In its final update on the Jimmy John’s clover sprouts E. coli outbreak that sickened customers of the fast-food sandwich chain in 11 states, the Centers for Disease Control and Prevention (CDC) announced a count of 29 total case patients, including at least seven who were hospitalized.
The official announcement from the agency said outbreak victims ranged in age from 9 to 57 and that 89 percent of them were women. No deaths were reported and there were no reported cases of hemolytic uremic syndrome (HUS).
The outbreak of E. coli O26 started in late December 2011 and investigators continued to confirm new cases throughout the month of March. It was in February when the CDC announced that traceback investigations indicated that eating raw clover sprouts at Jimmy John’s restaurants was the likely cause of the outbreak. Further traceback evidence showed that two separate sprouting facilities supplying different Jimmy John’s restaurants where people got sick used the same lot of seeds from the same supplier.
For Jimmy John’s, it was a repeat of past outbreaks where sprouts also were implicated as the cause of food poisoning. All sprouts were removed from the menu this time, but too late to stop another round of Jimmy John’s food poisoning lawsuits.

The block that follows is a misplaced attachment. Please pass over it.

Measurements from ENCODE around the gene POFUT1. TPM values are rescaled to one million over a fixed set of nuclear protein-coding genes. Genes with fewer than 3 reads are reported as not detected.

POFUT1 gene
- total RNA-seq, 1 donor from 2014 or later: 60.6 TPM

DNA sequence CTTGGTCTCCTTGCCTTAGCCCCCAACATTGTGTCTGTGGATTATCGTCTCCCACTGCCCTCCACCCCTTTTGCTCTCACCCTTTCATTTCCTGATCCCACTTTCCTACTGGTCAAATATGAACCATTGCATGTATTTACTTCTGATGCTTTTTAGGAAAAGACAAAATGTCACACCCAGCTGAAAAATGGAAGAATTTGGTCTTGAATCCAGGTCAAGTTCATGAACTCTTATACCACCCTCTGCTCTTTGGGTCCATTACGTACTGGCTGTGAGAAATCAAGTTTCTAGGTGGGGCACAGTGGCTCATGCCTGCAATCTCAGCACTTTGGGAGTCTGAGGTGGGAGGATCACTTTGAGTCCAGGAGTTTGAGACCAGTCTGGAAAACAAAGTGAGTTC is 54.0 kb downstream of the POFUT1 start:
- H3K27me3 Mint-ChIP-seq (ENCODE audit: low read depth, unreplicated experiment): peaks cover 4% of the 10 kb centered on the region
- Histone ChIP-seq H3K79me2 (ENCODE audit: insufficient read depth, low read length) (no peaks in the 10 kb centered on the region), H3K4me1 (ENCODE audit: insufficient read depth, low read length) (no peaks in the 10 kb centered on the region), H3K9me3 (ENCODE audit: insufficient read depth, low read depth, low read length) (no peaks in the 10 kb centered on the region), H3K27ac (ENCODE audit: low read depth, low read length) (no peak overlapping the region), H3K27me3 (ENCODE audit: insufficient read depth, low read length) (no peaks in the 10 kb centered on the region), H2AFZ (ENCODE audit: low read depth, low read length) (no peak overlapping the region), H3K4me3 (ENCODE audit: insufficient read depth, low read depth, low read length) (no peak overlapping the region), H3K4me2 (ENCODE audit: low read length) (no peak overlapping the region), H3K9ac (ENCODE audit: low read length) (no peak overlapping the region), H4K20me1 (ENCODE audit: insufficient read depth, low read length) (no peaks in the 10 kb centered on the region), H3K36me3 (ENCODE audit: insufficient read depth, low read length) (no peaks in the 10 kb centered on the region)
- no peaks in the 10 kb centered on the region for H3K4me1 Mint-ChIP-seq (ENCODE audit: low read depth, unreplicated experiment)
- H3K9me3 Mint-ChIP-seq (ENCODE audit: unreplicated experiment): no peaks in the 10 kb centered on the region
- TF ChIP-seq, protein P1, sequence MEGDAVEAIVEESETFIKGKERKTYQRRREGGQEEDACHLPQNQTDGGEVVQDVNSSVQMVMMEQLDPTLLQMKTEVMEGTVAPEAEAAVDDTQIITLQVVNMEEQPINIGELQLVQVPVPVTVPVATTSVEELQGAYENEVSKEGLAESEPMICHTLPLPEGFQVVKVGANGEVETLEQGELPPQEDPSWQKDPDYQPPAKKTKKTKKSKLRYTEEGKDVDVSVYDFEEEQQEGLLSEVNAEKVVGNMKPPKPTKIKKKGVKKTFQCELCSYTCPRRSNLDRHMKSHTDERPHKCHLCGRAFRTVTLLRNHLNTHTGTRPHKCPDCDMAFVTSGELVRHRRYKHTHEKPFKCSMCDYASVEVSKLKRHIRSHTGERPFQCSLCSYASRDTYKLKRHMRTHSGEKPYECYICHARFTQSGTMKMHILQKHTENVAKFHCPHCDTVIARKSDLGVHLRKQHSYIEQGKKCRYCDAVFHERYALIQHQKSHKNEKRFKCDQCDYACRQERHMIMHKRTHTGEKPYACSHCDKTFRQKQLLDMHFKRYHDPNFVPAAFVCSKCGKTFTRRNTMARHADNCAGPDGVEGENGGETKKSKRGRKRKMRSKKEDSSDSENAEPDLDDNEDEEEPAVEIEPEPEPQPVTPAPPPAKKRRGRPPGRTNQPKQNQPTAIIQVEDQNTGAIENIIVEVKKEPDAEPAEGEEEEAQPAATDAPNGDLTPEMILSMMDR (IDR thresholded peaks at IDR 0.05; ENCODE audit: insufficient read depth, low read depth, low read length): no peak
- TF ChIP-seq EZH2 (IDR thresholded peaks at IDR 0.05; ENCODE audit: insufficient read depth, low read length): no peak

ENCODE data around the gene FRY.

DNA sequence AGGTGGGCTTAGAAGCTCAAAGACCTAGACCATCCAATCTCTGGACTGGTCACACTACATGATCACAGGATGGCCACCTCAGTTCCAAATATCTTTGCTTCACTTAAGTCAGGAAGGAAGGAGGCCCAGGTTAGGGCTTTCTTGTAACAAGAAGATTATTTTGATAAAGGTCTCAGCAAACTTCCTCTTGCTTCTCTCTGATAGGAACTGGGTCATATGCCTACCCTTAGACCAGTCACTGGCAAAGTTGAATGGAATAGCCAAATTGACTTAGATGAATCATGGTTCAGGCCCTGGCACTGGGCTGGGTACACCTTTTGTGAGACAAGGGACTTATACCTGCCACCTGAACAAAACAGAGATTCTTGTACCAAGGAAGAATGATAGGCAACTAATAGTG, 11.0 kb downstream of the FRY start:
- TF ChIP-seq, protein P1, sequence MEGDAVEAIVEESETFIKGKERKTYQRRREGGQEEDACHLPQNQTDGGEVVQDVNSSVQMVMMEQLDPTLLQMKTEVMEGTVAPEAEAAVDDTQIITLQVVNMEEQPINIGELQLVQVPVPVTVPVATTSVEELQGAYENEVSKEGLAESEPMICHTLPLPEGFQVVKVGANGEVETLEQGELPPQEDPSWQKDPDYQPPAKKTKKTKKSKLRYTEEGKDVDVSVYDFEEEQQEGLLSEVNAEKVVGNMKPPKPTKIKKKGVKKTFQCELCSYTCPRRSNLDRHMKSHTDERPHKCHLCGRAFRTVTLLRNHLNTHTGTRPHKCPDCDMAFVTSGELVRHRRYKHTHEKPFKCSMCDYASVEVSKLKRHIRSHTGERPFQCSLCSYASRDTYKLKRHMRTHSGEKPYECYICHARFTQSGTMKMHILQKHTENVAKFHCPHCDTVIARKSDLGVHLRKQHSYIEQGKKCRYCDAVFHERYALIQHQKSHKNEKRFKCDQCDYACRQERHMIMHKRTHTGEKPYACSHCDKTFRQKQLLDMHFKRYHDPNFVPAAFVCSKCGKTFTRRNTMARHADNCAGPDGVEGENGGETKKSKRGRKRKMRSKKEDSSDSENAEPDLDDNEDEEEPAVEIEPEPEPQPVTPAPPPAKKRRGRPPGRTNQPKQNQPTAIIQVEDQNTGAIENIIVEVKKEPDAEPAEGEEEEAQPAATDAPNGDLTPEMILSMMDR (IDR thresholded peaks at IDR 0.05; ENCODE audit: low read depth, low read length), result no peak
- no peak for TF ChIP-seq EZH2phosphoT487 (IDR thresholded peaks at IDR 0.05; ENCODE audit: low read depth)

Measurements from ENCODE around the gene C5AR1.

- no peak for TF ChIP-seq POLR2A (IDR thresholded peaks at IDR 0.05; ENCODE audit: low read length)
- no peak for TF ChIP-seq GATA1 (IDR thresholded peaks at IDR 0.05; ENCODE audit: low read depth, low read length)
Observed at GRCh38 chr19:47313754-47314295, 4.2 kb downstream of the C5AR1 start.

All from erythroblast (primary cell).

Fred Pritzker, one of only a few U.S. trial attorneys practicing extensively in the area of food-borne illness litigation, said he hopes the 2012 Jimmy John’s E. coli outbreak serves as another lesson to the entire restaurant industry to eliminate raw sprouts from food offerings. Sprouts also were at the center of outbreaks in Germany and France last year that killed more than 50 people and sickened more than 4,000.
“There’s just no way around the fact that raw sprouts are dangerous,” said Attorney Fred Pritzker, whose law firm, PritzkerOlsen, P.A., represents a client in the latest Jimmy John’s outbreak. “It’s time for everyone to start applying what is nothing more than common sense to protect vulnerable people from getting sick.”
The CDC’s final report on the Jimmy John’s outbreak identified illnesses in each state as follows:
Alabama (1), Arkansas (1), Iowa (5), Kansas (2), Michigan (10), Missouri (3), Ohio (3), Pennsylvania (1), Washington (1), Wisconsin (1), and West Virginia (1).